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  1. #1

    Advice needed!! Replace AC only or change to heat pump and new furnace

    We live in Connecticut. Our home is just about 10 years old and the AC compressor is dead. We interviewed a few contractors. One of them said that with the current oil furnace (81 AFUE, barely 10 years old, Lennox), we should not install AC that is above 14 SEER. Is this true?

    We were then told the best thing is to replace the oil furnace at the same time to a Trane XV80 variable speed furnace, which is 82 AFUE, at the same time. In addition, in stead of AC, get a heat pump (15 SEER) with the new furnace to use the oil heating as a backup when it gets really cold (below 35).

    We moved from Maryland to Connecticut last year. It seems to us that the weather is not really hot here. So, it may not really worth it to have a AC/heat pump of higher efficiency.

    Please help us. None of us have engineer background.

  2. #2
    Join Date
    May 2007
    Location
    DC Metro Area (MD)
    Posts
    3,371
    "We live in Connecticut. Our home is just about 10 years old and the AC compressor is dead. We interviewed a few contractors. One of them said that with the current oil furnace (81 AFUE, barely 10 years old, Lennox), we should not install AC that is above 14 SEER. Is this true?" Yes, without a variable-speed blower, it's difficult to get more than 14 SEER for many system matchups. However, if you plan on replacing the oil furnace in a few years, then you could "future proof."

    "We were then told the best thing is to replace the oil furnace at the same time to a Trane XV80 variable speed furnace, which is 82 AFUE, at the same time. In addition, in stead of AC, get a heat pump (15 SEER) with the new furnace to use the oil heating as a backup when it gets really cold (below 35)." A good dual fuel idea, but you'd have to weigh the costs of each option. The oil furnace isn't that old relative to numerous others out there, but it is getting up there... Might be worth it just for the warranty and comfort that a new furnace would provide. You could also add a 13/14 SEER heat pump to the old oil furnace.

  3. #3
    Join Date
    Mar 2008
    Location
    Houston, Texas
    Posts
    352
    At 10 years with your compressor dead, I would suggest replacing the condenser and evap with a heat pump (for your area). Change over to 410a. The higher seer the better. I would have a adjustable temp setting on the heat side of it. This would allow you to adjust as need depending on outside temp and fuel cost. use your existing furnace mainly for air movement (assuming it can deliver) and backup heat.

  4. #4
    Join Date
    Jun 2008
    Posts
    35
    question for the old heads, Connecticut gets pretty cold. I thought Heat Pumps were mainly for southern regions of country. He will need furnace for when the temp drops. Why install two systems. Is the dual worth it?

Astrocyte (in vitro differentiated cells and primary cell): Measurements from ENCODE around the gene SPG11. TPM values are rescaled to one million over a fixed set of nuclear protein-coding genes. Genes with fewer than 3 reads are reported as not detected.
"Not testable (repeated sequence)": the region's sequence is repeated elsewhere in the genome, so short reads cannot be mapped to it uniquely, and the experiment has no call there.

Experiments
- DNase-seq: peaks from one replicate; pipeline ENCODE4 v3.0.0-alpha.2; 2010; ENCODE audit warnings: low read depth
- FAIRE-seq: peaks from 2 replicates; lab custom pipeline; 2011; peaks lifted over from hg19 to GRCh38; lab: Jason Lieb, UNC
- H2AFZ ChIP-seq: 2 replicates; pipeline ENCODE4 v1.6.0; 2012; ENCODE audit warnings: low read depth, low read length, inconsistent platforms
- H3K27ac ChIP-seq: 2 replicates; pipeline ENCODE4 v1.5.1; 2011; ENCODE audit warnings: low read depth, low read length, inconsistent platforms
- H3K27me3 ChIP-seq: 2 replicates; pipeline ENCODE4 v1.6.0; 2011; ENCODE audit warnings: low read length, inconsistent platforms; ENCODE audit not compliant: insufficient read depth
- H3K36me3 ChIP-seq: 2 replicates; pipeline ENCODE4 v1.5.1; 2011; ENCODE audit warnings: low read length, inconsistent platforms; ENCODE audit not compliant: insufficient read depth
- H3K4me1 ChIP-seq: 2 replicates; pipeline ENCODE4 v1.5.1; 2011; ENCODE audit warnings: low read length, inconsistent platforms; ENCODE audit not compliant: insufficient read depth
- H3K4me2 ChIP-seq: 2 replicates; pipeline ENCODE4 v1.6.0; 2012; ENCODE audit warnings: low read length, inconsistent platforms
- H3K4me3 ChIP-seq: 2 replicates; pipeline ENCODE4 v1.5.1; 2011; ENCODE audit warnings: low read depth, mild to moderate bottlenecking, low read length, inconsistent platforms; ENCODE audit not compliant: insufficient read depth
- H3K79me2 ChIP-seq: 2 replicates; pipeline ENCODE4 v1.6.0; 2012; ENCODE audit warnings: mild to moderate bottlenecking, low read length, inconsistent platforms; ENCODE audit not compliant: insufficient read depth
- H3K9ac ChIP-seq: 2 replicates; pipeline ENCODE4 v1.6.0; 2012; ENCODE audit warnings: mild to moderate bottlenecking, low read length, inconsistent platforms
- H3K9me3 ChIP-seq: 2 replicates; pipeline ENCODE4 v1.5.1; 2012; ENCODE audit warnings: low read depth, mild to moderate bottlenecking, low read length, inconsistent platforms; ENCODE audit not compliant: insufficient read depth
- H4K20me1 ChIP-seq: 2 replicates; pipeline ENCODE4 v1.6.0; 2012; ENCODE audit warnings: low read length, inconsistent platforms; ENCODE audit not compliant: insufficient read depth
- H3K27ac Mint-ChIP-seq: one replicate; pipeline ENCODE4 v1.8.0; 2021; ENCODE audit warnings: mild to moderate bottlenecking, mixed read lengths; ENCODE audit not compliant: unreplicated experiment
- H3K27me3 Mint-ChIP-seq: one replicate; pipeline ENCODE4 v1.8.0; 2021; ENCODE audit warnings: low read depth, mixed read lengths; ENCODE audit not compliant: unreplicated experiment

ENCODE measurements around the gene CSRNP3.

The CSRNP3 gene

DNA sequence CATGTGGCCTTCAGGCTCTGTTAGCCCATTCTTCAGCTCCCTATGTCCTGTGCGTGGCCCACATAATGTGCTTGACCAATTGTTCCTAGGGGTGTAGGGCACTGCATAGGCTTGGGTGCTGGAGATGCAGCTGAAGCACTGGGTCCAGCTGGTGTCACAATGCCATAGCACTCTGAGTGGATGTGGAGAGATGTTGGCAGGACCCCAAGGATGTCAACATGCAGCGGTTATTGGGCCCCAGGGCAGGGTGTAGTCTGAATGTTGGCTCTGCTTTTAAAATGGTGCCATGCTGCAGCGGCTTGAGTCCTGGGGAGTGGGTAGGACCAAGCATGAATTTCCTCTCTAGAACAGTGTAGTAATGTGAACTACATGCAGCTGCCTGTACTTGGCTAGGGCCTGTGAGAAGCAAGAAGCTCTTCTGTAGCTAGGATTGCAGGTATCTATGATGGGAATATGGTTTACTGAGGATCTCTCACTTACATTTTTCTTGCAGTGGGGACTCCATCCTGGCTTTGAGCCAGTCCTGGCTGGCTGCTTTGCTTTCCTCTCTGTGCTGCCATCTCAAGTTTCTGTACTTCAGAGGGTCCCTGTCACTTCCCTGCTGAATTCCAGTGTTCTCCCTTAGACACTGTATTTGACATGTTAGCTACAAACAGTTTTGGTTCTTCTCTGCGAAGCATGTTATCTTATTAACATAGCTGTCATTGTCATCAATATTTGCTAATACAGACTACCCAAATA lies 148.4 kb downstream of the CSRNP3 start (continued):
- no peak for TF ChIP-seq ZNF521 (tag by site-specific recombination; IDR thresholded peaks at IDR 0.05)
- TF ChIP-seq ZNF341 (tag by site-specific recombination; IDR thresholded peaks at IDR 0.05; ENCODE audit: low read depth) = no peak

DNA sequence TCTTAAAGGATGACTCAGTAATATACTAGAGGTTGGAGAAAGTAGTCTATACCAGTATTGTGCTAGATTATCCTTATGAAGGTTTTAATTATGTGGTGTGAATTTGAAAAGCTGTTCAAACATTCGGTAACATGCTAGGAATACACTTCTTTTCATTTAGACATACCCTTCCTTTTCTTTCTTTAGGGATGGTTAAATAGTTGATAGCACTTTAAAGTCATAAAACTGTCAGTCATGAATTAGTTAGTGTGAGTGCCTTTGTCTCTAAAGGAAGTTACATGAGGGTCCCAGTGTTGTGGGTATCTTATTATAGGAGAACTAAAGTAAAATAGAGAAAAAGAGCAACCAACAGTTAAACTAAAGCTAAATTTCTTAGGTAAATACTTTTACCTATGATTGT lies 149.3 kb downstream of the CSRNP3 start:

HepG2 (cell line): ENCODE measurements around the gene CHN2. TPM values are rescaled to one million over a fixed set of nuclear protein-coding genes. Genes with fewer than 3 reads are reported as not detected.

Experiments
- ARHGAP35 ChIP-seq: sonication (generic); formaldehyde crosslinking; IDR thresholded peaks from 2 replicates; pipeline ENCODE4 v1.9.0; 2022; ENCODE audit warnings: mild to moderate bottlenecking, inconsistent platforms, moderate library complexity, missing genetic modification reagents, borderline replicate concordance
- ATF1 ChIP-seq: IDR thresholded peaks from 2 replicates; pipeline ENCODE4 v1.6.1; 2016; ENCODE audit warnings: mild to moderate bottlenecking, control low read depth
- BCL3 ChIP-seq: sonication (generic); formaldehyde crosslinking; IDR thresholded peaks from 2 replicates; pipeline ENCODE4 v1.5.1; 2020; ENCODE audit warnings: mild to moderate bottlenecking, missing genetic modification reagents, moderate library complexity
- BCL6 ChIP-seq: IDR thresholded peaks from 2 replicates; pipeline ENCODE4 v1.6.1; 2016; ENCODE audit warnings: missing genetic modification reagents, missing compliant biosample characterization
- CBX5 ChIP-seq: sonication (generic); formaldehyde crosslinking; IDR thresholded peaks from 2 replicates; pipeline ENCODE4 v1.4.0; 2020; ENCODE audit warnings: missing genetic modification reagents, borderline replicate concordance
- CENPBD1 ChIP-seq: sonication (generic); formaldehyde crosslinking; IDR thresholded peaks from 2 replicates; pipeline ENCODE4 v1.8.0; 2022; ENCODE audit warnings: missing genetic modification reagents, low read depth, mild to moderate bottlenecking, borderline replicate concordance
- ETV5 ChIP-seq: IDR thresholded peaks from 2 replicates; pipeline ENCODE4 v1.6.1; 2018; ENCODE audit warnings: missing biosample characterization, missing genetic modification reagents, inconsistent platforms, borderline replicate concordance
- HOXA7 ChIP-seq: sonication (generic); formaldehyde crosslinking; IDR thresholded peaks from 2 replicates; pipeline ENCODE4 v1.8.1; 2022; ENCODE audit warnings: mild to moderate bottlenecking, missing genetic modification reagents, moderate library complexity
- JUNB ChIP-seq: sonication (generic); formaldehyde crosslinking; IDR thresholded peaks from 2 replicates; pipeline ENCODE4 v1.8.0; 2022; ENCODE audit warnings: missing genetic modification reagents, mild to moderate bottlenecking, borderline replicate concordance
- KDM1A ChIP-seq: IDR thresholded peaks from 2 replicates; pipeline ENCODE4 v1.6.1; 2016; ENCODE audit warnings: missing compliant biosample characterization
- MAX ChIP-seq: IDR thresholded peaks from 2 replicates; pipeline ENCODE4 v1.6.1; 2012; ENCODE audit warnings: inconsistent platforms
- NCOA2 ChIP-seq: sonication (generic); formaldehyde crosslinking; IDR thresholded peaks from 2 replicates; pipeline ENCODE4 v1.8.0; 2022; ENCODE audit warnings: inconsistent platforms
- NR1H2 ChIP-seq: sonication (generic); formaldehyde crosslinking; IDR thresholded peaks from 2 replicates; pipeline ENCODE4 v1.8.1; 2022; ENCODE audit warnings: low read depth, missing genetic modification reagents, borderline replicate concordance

5. #5
    Join Date
    Jun 2008
    Posts
    13
    I am facing the same problem here in Northern Virginia. I just found this neat online calculator:
    http://www.hvacopcost.com/

    However, I don't know how it does the calculations. And I don't know who is behind the site - maybe the heat pump manufacturers?

    Please let me know if you find out how to do the calculations.

  6. #6
    Join Date
    Jun 2007
    Location
    The Twilight Zone
    Posts
    2,964
    Quote Originally Posted by hopeqing View Post
    We live in Connecticut. Our home is just about 10 years old and the AC compressor is dead. We interviewed a few contractors. One of them said that with the current oil furnace (81 AFUE, barely 10 years old, Lennox), we should not install AC that is above 14 SEER. Is this true?

    We were then told the best thing is to replace the oil furnace at the same time to a Trane XV80 variable speed furnace, which is 82 AFUE, at the same time. In addition, in stead of AC, get a heat pump (15 SEER) with the new furnace to use the oil heating as a backup when it gets really cold (below 35).

    We moved from Maryland to Connecticut last year. It seems to us that the weather is not really hot here. So, it may not really worth it to have a AC/heat pump of higher efficiency.

    Please help us. None of us have engineer background.
    What is your delivered cost of electricity? Delivered cost = generating + transmission + distribution costs.

    Fuel oil may be $4.50 per gallon this winter. What are your costs for fuel oil?

    If you decide to go heat pump, I would get an HSPF (Heating Seasonal Performance Factor) of at least 9. HSPF is similar to SEER except for heating. I would also get as many heating btu's as the system is rated for (anotherwords, a 3-ton heat pump should put out 36,000 btu's of heat, not 32,000 as some systems do). 14 SEER offers the best combination of purchase price and true operating costs, in my opinion.

    Good luck.

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